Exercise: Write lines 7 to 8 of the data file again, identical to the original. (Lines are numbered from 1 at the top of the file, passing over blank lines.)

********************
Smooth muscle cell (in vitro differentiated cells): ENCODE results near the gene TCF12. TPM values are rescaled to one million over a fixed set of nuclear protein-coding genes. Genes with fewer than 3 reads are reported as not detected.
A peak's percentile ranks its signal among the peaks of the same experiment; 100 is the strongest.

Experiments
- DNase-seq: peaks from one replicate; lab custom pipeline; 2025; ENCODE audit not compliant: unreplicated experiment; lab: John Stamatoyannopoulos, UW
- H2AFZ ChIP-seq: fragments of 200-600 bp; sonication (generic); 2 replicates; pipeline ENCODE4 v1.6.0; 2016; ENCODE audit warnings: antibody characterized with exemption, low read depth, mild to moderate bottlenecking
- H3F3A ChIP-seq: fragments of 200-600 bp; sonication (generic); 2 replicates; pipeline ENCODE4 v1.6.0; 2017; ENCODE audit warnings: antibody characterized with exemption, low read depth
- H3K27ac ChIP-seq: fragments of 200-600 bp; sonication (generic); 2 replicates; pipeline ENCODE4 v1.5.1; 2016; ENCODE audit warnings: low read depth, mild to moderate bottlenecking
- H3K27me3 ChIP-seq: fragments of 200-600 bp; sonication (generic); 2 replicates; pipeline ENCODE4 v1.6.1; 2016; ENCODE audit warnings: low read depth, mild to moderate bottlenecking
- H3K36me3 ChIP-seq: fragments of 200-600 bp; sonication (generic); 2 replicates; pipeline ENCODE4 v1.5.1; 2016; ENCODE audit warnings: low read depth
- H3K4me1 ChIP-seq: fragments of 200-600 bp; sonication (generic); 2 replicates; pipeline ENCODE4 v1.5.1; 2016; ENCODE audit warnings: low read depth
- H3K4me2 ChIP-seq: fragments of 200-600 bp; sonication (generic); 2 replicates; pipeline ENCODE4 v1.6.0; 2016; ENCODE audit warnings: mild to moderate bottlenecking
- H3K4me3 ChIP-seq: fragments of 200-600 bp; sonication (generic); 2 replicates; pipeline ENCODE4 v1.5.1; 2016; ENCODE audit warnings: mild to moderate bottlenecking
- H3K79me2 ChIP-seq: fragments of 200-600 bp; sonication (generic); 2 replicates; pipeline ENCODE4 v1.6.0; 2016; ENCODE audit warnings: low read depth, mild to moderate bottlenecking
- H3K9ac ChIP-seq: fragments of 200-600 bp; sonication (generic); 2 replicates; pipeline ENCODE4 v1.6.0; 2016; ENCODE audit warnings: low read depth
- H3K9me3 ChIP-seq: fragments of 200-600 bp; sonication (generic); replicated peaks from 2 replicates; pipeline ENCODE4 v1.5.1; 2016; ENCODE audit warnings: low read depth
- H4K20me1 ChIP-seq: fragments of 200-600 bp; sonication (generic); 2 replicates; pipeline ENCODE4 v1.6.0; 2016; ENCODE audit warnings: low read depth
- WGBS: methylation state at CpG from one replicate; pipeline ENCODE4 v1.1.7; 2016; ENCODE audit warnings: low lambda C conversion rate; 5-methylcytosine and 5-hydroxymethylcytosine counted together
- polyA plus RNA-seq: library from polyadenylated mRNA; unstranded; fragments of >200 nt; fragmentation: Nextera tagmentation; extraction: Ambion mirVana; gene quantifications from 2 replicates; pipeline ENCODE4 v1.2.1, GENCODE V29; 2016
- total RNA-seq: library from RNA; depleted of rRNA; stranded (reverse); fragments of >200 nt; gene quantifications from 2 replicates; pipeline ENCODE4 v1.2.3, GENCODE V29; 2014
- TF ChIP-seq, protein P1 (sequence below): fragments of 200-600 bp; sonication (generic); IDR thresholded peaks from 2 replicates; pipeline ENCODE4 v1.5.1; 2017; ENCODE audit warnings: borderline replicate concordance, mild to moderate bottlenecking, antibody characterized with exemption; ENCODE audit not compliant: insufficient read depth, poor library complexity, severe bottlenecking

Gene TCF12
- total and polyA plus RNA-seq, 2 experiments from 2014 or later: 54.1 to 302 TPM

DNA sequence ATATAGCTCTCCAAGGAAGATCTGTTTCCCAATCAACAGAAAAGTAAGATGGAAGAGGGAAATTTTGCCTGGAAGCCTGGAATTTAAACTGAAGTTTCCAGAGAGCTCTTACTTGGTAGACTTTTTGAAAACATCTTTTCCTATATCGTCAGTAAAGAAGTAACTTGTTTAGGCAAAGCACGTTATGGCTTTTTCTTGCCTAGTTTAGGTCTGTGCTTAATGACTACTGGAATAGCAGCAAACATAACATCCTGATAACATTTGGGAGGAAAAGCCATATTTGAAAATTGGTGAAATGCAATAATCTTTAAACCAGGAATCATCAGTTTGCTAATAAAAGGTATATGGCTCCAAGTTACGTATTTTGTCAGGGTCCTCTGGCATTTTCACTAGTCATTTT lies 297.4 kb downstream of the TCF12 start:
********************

- H3K27ac ChIP-seq: fragments of 200-600 bp; sonication (generic); 2 replicates; pipeline ENCODE4 v1.5.1; 2016; ENCODE audit warnings: low read depth, mild to moderate bottlenecking
- H3K27me3 ChIP-seq: fragments of 200-600 bp; sonication (generic); 2 replicates; pipeline ENCODE4 v1.6.1; 2016; ENCODE audit warnings: low read depth, mild to moderate bottlenecking